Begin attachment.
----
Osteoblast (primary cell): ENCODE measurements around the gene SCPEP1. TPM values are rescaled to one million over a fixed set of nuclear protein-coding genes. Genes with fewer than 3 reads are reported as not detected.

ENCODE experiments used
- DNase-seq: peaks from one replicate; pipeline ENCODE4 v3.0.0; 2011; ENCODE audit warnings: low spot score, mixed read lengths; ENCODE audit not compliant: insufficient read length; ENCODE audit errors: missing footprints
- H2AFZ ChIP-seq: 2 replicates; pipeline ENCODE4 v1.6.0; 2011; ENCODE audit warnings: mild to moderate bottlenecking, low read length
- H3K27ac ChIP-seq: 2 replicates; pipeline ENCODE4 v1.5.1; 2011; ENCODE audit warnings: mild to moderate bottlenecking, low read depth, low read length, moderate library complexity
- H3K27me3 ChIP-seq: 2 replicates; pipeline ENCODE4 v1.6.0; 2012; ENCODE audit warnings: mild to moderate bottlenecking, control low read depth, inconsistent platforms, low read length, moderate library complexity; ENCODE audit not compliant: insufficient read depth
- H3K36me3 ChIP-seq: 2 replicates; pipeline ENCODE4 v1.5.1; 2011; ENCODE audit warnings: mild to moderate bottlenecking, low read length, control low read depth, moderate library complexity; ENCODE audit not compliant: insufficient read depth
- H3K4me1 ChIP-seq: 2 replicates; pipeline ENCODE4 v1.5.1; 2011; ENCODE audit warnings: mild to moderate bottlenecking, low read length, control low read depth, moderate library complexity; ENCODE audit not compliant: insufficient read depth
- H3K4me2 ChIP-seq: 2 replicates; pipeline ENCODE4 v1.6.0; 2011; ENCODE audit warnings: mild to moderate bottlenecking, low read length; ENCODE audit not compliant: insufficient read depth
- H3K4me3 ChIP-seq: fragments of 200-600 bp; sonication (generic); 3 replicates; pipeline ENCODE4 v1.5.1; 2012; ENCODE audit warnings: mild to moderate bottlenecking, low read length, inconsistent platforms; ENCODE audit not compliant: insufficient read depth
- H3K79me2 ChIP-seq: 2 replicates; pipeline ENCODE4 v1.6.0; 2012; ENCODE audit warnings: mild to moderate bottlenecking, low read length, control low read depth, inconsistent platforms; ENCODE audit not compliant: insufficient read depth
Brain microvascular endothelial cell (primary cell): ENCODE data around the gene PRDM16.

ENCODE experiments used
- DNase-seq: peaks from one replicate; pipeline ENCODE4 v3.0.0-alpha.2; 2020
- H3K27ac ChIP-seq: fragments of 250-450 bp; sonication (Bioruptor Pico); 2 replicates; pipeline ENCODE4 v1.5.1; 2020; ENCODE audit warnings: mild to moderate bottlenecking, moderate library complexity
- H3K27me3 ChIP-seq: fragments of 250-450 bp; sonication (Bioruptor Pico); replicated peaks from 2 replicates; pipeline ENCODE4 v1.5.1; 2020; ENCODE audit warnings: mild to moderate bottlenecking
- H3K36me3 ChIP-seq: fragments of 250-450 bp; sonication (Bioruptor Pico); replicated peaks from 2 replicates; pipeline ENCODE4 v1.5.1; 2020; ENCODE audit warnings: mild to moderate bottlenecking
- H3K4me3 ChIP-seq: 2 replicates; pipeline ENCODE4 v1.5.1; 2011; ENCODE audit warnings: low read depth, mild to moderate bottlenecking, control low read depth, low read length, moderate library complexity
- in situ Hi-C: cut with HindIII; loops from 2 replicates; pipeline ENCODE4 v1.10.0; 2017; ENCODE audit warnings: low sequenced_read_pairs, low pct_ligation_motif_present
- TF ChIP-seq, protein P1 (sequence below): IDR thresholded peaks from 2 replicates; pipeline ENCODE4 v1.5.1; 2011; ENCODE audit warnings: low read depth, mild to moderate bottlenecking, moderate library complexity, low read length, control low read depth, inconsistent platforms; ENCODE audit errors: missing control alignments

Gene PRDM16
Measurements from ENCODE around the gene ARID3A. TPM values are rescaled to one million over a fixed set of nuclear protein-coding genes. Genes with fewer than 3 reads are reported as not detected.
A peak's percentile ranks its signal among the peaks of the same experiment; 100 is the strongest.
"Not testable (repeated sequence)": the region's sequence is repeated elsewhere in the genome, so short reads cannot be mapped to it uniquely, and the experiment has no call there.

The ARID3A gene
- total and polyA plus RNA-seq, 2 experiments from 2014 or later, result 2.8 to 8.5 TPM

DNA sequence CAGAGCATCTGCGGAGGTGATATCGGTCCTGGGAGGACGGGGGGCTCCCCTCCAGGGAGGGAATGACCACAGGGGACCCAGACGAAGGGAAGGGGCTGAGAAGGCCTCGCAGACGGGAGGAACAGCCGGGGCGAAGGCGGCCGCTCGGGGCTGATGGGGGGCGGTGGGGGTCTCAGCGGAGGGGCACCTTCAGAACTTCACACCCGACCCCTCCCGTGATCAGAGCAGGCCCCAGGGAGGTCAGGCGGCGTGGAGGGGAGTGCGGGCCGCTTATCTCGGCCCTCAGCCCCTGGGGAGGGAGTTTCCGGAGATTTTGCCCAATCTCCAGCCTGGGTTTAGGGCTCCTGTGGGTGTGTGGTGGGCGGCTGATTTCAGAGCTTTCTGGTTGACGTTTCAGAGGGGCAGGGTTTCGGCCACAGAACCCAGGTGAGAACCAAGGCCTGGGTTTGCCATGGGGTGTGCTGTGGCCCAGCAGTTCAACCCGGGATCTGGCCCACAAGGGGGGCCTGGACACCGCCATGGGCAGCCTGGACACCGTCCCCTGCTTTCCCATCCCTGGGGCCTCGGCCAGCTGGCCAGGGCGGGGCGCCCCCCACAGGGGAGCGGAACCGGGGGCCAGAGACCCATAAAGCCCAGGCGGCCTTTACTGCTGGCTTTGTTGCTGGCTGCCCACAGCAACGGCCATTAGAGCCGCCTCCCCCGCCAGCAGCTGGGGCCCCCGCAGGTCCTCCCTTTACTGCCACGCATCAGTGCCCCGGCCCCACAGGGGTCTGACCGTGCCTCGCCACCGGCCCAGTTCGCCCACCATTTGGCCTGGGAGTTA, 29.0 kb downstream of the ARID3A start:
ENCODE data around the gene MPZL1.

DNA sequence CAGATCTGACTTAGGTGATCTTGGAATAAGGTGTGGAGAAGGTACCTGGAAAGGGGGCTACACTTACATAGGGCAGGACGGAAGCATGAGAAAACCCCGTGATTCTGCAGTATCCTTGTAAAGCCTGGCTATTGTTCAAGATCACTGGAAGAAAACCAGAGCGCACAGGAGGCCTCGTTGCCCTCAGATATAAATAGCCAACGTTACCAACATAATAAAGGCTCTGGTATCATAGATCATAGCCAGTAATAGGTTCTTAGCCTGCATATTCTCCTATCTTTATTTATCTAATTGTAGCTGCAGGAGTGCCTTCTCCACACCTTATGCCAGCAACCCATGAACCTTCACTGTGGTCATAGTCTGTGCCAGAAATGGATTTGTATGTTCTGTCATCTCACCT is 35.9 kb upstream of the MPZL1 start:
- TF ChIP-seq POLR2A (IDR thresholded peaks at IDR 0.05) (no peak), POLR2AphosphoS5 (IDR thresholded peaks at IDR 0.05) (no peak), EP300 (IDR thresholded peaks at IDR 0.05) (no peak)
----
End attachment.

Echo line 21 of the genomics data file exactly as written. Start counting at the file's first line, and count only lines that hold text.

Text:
Gene PRDM16